A few surprised men step back when I spring forward, clawing my hands against the glass. Some walk away because I’m not their submissive cup of tea. Curious ones linger, though judging by their working-class or tourist clothes, I can tell they won’t bid today. They might try taking pictures, but security prevents them, a reminder that Glass Districts have their own rules.

“Shall we start the bidding at one hundred thousand dollars?” The auctioneer commences. Auctioneers have to be versatile and quick to deal with not only the crowd bids on the ground level but also electronic ones. This stubby, potbellied man doesn’t seem like he can keep up with all of that.

Checking his handheld tablet, the auctioneer raises his bushy brows. “Well! This is surprising. A first in our region, if not our state. Thanks to a special patron, the leading bid is fifty million dollars. Will anyone like to counterbid? Going once? Going twice? Sold!”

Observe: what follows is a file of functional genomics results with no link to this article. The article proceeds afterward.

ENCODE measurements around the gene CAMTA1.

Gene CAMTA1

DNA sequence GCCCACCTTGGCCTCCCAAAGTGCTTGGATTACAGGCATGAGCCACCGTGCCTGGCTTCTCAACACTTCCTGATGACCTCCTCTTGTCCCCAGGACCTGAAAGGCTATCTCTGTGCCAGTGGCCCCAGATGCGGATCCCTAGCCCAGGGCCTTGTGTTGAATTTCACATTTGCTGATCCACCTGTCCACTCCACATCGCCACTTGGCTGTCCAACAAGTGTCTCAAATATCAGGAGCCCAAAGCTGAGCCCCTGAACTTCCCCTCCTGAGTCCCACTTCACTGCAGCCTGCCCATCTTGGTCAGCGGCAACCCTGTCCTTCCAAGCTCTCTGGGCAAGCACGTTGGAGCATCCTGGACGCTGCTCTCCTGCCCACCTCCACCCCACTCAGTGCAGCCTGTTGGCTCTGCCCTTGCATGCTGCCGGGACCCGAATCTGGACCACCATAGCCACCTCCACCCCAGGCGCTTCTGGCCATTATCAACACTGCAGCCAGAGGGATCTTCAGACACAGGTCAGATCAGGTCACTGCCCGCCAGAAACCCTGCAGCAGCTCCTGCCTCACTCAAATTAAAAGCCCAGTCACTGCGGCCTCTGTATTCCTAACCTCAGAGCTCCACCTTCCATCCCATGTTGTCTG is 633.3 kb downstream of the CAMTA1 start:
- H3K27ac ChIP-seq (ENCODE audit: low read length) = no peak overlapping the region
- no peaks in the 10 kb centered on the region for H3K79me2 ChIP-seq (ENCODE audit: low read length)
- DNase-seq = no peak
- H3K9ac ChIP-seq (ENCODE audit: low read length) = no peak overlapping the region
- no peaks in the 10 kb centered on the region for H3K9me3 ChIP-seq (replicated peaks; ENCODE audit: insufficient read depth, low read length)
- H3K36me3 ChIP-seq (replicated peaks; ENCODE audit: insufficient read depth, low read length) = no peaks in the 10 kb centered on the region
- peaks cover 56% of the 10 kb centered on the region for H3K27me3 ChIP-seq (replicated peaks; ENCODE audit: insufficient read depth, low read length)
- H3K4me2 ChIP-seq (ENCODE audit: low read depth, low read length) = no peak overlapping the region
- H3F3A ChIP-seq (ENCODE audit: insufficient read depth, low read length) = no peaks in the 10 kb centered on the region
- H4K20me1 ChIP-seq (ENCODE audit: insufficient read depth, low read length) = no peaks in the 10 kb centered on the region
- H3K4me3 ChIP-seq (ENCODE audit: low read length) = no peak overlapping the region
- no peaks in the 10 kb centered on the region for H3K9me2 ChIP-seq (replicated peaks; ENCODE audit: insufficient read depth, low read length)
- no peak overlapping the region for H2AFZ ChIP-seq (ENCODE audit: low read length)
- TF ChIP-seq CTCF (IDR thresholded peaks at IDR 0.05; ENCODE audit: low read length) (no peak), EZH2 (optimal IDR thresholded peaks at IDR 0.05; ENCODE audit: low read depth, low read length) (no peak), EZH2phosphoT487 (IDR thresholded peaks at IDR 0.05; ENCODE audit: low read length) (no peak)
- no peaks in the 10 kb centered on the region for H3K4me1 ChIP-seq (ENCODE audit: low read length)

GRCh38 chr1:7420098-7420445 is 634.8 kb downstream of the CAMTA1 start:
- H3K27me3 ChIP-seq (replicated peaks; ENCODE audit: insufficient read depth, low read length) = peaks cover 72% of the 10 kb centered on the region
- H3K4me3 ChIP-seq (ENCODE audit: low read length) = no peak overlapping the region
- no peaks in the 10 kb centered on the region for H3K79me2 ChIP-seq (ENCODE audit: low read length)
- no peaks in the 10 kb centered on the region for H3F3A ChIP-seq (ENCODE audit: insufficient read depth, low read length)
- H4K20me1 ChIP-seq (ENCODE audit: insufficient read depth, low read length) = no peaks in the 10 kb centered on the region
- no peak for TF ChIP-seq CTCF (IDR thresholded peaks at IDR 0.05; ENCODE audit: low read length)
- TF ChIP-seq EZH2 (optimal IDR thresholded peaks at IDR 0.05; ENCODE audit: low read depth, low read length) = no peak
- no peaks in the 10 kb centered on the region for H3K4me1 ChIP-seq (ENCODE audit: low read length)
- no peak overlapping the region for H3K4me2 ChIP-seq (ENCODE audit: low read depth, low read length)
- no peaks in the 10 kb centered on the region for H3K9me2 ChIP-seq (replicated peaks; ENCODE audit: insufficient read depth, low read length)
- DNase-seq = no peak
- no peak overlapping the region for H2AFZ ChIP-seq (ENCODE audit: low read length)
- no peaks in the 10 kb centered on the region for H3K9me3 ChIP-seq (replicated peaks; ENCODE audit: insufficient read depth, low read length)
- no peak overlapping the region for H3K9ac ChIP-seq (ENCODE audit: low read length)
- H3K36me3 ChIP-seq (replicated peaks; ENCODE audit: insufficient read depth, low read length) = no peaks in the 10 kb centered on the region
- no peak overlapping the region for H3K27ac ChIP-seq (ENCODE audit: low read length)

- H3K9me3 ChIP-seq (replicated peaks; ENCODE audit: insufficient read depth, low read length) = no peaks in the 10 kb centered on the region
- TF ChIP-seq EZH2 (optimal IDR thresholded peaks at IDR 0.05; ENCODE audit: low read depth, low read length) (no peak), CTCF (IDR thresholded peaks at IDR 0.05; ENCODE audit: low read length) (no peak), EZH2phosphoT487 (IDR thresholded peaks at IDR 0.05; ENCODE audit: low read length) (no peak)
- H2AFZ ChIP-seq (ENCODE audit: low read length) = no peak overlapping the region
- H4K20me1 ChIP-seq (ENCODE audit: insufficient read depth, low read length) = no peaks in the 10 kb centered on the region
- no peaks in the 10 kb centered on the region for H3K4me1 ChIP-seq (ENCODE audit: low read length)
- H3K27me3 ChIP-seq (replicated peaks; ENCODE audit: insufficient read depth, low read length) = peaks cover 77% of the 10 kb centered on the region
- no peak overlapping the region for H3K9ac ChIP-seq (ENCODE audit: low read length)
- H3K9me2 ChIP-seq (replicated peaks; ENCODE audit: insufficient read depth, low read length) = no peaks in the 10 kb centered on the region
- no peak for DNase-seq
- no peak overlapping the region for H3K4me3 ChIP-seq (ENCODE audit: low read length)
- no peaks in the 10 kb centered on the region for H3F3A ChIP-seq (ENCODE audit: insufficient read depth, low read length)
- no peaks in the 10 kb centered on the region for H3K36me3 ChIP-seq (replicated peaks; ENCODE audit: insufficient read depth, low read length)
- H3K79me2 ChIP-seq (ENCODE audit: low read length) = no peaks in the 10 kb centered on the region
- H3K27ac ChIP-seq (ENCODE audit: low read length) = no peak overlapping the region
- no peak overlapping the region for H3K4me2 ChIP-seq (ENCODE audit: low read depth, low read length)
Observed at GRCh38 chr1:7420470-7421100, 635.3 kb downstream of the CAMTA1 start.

He looks down at the screen in his hand and nods, and I wonder if he’s receiving a message from the victor. If the final bid is meant to usurp all others, only a wealthier and connected client could have done so.

Scanning the viewing boxes, I notice one man stand and tug at the ends of his smart suit jacket, which he wears with trim white pants and a loose scarf draped around his neck. From here, I can’t make out his expression, but his controlled posture hints that he handles responsibility well. I will know soon enough.